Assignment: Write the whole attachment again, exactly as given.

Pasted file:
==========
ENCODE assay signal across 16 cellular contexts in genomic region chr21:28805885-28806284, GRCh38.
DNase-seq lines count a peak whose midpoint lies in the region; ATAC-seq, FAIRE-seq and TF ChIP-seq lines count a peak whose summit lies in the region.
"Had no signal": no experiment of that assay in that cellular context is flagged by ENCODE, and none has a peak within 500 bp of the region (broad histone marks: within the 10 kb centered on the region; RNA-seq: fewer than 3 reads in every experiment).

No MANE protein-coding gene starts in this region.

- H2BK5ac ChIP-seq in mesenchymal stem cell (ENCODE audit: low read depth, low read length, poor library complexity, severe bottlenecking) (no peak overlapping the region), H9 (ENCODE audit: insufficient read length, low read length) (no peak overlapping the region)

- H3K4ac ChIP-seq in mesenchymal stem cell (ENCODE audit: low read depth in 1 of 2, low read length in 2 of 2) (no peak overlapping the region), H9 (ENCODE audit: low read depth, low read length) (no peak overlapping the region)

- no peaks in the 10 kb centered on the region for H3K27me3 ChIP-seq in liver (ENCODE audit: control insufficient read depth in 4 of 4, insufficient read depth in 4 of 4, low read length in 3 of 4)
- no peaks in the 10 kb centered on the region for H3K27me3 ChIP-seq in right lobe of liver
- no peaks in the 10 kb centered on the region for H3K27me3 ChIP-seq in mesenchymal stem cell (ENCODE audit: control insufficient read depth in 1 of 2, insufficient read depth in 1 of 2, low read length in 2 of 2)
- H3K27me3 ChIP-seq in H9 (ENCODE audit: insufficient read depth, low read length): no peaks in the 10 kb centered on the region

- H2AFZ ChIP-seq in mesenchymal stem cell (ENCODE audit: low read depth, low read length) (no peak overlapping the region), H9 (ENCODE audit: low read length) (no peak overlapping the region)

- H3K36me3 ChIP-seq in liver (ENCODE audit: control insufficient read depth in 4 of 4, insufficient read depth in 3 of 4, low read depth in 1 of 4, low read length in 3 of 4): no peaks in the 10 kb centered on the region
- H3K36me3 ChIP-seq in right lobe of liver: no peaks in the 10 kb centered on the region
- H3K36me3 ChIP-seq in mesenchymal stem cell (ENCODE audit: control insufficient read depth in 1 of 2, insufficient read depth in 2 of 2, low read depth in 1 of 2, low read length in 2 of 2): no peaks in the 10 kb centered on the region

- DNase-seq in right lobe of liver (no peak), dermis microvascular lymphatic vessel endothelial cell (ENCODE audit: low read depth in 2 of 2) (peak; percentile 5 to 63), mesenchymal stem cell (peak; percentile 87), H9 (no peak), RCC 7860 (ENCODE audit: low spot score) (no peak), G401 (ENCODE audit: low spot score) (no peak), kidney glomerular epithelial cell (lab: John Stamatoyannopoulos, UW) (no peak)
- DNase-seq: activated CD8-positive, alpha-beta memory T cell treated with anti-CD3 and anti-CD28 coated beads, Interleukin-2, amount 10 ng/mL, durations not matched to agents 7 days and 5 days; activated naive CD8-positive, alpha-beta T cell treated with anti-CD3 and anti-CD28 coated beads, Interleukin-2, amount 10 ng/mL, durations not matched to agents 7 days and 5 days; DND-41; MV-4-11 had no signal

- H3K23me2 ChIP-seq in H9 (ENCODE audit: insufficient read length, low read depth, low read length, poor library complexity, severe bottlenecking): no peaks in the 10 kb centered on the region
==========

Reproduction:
ENCODE assay signal across 16 cellular contexts in genomic region chr21:28805885-28806284, GRCh38.
DNase-seq lines count a peak whose midpoint lies in the region; ATAC-seq, FAIRE-seq and TF ChIP-seq lines count a peak whose summit lies in the region.
"Had no signal": no experiment of that assay in that cellular context is flagged by ENCODE, and none has a peak within 500 bp of the region (broad histone marks: within the 10 kb centered on the region; RNA-seq: fewer than 3 reads in every experiment).

No MANE protein-coding gene starts in this region.

- H2BK5ac ChIP-seq in mesenchymal stem cell (ENCODE audit: low read depth, low read length, poor library complexity, severe bottlenecking) (no peak overlapping the region), H9 (ENCODE audit: insufficient read length, low read length) (no peak overlapping the region)

- H3K4ac ChIP-seq in mesenchymal stem cell (ENCODE audit: low read depth in 1 of 2, low read length in 2 of 2) (no peak overlapping the region), H9 (ENCODE audit: low read depth, low read length) (no peak overlapping the region)

- no peaks in the 10 kb centered on the region for H3K27me3 ChIP-seq in liver (ENCODE audit: control insufficient read depth in 4 of 4, insufficient read depth in 4 of 4, low read length in 3 of 4)
- no peaks in the 10 kb centered on the region for H3K27me3 ChIP-seq in right lobe of liver
- no peaks in the 10 kb centered on the region for H3K27me3 ChIP-seq in mesenchymal stem cell (ENCODE audit: control insufficient read depth in 1 of 2, insufficient read depth in 1 of 2, low read length in 2 of 2)
- H3K27me3 ChIP-seq in H9 (ENCODE audit: insufficient read depth, low read length): no peaks in the 10 kb centered on the region

- H2AFZ ChIP-seq in mesenchymal stem cell (ENCODE audit: low read depth, low read length) (no peak overlapping the region), H9 (ENCODE audit: low read length) (no peak overlapping the region)

- H3K36me3 ChIP-seq in liver (ENCODE audit: control insufficient read depth in 4 of 4, insufficient read depth in 3 of 4, low read depth in 1 of 4, low read length in 3 of 4): no peaks in the 10 kb centered on the region
- H3K36me3 ChIP-seq in right lobe of liver: no peaks in the 10 kb centered on the region
- H3K36me3 ChIP-seq in mesenchymal stem cell (ENCODE audit: control insufficient read depth in 1 of 2, insufficient read depth in 2 of 2, low read depth in 1 of 2, low read length in 2 of 2): no peaks in the 10 kb centered on the region

- DNase-seq in right lobe of liver (no peak), dermis microvascular lymphatic vessel endothelial cell (ENCODE audit: low read depth in 2 of 2) (peak; percentile 5 to 63), mesenchymal stem cell (peak; percentile 87), H9 (no peak), RCC 7860 (ENCODE audit: low spot score) (no peak), G401 (ENCODE audit: low spot score) (no peak), kidney glomerular epithelial cell (lab: John Stamatoyannopoulos, UW) (no peak)
- DNase-seq: activated CD8-positive, alpha-beta memory T cell treated with anti-CD3 and anti-CD28 coated beads, Interleukin-2, amount 10 ng/mL, durations not matched to agents 7 days and 5 days; activated naive CD8-positive, alpha-beta T cell treated with anti-CD3 and anti-CD28 coated beads, Interleukin-2, amount 10 ng/mL, durations not matched to agents 7 days and 5 days; DND-41; MV-4-11 had no signal

- H3K23me2 ChIP-seq in H9 (ENCODE audit: insufficient read length, low read depth, low read length, poor library complexity, severe bottlenecking): no peaks in the 10 kb centered on the region